A couple months ago, it was business as usual – in-person meetings with clients, site visits with my design teams, and trips to the coffee spot across the street for the occasional mid-morning pick-me-up. Fast forward to today, when my kitchen is also my “break room” and my childhood desk now houses my work laptop and a second monitor propped up with a pillow, some non-slip cabinet liners, and painters’ tape.
I think most people would agree that COVID-19 has completely disrupted our “normal” routines both at work and at home. It appears that social/physical distancing is here to stay, at least for a little while longer. Only time and insight into this new virus can help us figure out what comes next on many fronts. For our profession, where collaboration and connection with others is a crucial part of how we design and work, I find myself curious how social/physical distancing will impact our profession and our design approach. I know I personally miss going into work and interacting face-to-face with my colleagues and clients. The scheduled meetings to review a project and the impromptu run-ins at the water cooler broke up my day a little differently than a Microsoft Teams or WebEx meeting seem to from my home office.
As designers and problem-solvers, we take a need and help find the best solution to address it. When I actively remind myself to look at this coronavirus situation as a design opportunity and not a challenge (though a challenge it certainly is for many reasons), I believe as designers we have been presented with numerous design opportunities – inside and outside of the work environment.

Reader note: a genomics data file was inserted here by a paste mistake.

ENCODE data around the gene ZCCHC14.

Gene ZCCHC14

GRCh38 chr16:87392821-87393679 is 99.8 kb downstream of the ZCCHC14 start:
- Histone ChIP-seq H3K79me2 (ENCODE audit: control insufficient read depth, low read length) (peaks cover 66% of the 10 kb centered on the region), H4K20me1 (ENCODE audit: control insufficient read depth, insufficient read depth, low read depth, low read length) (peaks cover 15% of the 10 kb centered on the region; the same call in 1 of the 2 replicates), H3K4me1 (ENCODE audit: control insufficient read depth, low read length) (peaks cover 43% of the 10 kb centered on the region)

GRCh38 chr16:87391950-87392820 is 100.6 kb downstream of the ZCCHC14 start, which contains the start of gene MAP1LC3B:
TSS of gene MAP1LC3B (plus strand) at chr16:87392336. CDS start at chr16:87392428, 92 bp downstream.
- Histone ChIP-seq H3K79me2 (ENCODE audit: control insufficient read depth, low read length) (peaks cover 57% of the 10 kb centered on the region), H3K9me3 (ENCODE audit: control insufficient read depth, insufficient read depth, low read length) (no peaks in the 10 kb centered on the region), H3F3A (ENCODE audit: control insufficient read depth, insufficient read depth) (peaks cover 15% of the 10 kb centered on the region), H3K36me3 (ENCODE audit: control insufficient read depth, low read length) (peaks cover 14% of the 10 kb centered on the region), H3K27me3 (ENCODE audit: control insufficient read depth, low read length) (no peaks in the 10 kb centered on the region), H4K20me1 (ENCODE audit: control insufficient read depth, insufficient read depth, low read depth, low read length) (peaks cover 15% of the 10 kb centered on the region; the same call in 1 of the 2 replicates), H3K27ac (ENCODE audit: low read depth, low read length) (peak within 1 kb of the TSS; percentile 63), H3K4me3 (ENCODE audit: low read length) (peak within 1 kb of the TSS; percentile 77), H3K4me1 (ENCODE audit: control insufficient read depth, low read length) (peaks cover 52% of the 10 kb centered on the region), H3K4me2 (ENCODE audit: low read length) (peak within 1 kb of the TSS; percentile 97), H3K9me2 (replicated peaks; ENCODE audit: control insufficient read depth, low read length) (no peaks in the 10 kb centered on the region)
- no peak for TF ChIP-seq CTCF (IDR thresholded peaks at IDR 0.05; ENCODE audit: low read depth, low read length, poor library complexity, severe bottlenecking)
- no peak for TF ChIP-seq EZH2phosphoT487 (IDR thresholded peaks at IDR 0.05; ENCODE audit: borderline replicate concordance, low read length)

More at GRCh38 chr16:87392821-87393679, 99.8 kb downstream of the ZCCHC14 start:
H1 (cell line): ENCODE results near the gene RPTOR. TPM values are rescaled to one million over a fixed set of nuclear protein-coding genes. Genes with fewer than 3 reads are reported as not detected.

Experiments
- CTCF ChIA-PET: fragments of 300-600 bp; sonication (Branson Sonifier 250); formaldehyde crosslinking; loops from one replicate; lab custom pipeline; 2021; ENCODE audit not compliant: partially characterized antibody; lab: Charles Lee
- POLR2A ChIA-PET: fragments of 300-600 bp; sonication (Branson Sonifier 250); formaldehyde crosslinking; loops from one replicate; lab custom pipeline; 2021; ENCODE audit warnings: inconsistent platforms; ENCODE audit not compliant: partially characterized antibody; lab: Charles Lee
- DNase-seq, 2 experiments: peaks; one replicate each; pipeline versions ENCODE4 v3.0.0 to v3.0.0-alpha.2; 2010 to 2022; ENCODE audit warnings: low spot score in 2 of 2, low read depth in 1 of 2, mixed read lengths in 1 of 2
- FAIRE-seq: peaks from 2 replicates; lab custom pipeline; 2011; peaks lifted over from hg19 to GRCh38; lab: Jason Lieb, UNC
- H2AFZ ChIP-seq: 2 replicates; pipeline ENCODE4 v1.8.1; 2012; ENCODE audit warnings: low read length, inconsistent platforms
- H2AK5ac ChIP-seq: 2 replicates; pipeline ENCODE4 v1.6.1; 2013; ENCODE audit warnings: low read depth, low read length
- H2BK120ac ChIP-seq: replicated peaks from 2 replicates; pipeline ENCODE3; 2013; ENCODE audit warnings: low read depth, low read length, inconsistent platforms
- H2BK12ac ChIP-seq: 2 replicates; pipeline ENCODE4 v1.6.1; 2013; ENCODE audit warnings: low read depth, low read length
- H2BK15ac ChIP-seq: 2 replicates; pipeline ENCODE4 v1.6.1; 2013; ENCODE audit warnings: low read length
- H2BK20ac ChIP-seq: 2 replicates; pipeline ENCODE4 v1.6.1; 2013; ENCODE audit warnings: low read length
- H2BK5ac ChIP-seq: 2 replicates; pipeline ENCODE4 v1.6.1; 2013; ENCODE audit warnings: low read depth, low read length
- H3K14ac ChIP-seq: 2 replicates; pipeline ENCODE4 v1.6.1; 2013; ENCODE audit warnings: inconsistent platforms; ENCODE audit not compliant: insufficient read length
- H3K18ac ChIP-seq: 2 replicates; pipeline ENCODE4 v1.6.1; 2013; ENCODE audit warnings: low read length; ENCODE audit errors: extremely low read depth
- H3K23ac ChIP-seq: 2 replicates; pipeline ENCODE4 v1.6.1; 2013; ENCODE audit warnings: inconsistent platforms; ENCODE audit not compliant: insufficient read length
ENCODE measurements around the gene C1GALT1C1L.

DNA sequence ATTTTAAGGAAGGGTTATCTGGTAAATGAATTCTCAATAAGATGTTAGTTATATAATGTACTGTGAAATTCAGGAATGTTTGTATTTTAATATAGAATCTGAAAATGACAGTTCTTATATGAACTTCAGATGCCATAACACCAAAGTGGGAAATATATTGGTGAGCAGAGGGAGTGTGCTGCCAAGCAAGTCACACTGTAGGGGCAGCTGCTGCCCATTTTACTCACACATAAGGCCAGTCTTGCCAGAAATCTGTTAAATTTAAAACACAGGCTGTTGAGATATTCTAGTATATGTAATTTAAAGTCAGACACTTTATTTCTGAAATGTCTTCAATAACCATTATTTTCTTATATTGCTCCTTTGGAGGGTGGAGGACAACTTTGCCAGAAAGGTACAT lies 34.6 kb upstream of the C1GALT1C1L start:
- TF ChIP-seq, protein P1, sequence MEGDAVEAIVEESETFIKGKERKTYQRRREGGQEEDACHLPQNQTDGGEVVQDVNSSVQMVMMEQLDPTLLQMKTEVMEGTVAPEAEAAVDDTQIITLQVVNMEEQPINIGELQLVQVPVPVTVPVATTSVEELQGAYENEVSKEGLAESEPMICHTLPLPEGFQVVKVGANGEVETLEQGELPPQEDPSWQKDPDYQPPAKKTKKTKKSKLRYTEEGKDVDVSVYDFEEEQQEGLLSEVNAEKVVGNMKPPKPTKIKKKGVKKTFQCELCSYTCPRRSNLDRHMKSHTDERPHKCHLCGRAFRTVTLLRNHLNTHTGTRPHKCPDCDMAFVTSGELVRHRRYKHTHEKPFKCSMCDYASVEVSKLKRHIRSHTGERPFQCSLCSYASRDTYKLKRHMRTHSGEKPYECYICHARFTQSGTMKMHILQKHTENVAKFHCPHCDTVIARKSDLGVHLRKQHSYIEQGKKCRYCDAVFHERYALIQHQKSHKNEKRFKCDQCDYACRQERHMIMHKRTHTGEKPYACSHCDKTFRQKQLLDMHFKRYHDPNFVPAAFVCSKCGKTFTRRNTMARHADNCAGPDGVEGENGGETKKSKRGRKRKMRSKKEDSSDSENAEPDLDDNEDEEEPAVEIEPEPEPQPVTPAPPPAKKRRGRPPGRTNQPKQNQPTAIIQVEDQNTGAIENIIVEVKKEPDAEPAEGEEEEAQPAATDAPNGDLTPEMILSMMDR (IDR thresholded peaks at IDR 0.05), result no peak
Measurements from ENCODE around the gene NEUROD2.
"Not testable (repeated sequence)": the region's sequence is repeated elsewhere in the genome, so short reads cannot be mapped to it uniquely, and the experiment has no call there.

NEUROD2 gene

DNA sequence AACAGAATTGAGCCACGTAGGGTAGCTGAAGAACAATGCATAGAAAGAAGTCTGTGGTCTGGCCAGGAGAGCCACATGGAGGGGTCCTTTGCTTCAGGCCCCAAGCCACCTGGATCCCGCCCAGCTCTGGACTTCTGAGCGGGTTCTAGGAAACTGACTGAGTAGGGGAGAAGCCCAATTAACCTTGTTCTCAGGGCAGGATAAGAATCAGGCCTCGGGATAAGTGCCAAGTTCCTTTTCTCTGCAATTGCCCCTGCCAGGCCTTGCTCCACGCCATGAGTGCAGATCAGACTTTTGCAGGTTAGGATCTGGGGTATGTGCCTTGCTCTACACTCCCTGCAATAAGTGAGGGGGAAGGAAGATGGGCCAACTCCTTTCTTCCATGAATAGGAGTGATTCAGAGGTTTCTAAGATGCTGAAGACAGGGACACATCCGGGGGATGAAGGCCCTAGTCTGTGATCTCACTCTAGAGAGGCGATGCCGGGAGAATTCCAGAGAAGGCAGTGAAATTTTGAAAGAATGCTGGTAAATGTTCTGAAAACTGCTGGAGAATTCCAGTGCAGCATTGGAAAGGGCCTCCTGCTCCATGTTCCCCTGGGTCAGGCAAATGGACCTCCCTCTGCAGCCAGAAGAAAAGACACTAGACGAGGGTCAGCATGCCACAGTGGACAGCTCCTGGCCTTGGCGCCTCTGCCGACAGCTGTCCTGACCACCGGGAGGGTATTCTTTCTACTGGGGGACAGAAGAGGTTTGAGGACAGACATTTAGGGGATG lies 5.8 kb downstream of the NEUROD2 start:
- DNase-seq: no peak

For a minute, please consider the following questions. What design measures, if any, have you taken to create an office or classroom for your children at home? How have you separated your work space from your living space so you can turn your mind off a little easier at the end of the work day? What technology have you leaned on or learned recently to communicate and work more effectively with your design teams and clients? Now that you’ve eliminated your morning commute, how have you redistributed that time to other meaningful tasks? What innovative or creative tactics have you employed to navigate this coronavirus world in which we are all living? When I reflect on these questions, I realize that I have been designing solutions and creating new habits that I will likely carry with me moving forward.
I have no doubt that this health crisis will change how we design buildings for our clients and impact our community in the future. Unfortunately, it’s hard to know right now what that will look like. Together however, we can design for that world when it gets here and, in the meantime, we can design solutions to help us and our families adapt to this new, unanticipated world we are living in.
Stay safe, stay well, and keep designing.
Purdy is an architect at SWBR and is currently a member of the Board of Directors of The Architectural Foundation of Greater Rochester.